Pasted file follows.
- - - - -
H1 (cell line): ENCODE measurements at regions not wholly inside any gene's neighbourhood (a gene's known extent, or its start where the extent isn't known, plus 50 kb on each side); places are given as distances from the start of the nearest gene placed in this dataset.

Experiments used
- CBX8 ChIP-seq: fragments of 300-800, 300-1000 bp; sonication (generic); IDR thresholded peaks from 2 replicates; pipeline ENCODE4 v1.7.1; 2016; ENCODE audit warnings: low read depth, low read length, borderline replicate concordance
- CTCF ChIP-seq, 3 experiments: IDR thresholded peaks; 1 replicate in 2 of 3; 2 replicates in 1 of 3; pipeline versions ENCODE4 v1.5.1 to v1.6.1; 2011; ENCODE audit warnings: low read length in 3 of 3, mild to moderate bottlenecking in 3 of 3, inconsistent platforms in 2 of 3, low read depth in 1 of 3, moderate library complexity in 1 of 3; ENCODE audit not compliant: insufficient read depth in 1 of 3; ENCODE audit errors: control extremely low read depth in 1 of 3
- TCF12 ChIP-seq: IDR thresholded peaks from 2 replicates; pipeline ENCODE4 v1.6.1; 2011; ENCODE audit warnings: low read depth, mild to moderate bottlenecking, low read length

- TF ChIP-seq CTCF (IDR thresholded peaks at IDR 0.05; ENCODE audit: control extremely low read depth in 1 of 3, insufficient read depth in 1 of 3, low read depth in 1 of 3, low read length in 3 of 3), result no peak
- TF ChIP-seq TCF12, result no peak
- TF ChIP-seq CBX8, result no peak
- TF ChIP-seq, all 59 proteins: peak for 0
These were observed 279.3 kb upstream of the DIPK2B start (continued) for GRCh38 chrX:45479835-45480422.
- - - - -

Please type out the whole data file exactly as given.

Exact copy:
H1 (cell line): ENCODE measurements at regions not wholly inside any gene's neighbourhood (a gene's known extent, or its start where the extent isn't known, plus 50 kb on each side); places are given as distances from the start of the nearest gene placed in this dataset.

Experiments used
- CBX8 ChIP-seq: fragments of 300-800, 300-1000 bp; sonication (generic); IDR thresholded peaks from 2 replicates; pipeline ENCODE4 v1.7.1; 2016; ENCODE audit warnings: low read depth, low read length, borderline replicate concordance
- CTCF ChIP-seq, 3 experiments: IDR thresholded peaks; 1 replicate in 2 of 3; 2 replicates in 1 of 3; pipeline versions ENCODE4 v1.5.1 to v1.6.1; 2011; ENCODE audit warnings: low read length in 3 of 3, mild to moderate bottlenecking in 3 of 3, inconsistent platforms in 2 of 3, low read depth in 1 of 3, moderate library complexity in 1 of 3; ENCODE audit not compliant: insufficient read depth in 1 of 3; ENCODE audit errors: control extremely low read depth in 1 of 3
- TCF12 ChIP-seq: IDR thresholded peaks from 2 replicates; pipeline ENCODE4 v1.6.1; 2011; ENCODE audit warnings: low read depth, mild to moderate bottlenecking, low read length

- TF ChIP-seq CTCF (IDR thresholded peaks at IDR 0.05; ENCODE audit: control extremely low read depth in 1 of 3, insufficient read depth in 1 of 3, low read depth in 1 of 3, low read length in 3 of 3), result no peak
- TF ChIP-seq TCF12, result no peak
- TF ChIP-seq CBX8, result no peak
- TF ChIP-seq, all 59 proteins: peak for 0
These were observed 279.3 kb upstream of the DIPK2B start (continued) for GRCh38 chrX:45479835-45480422.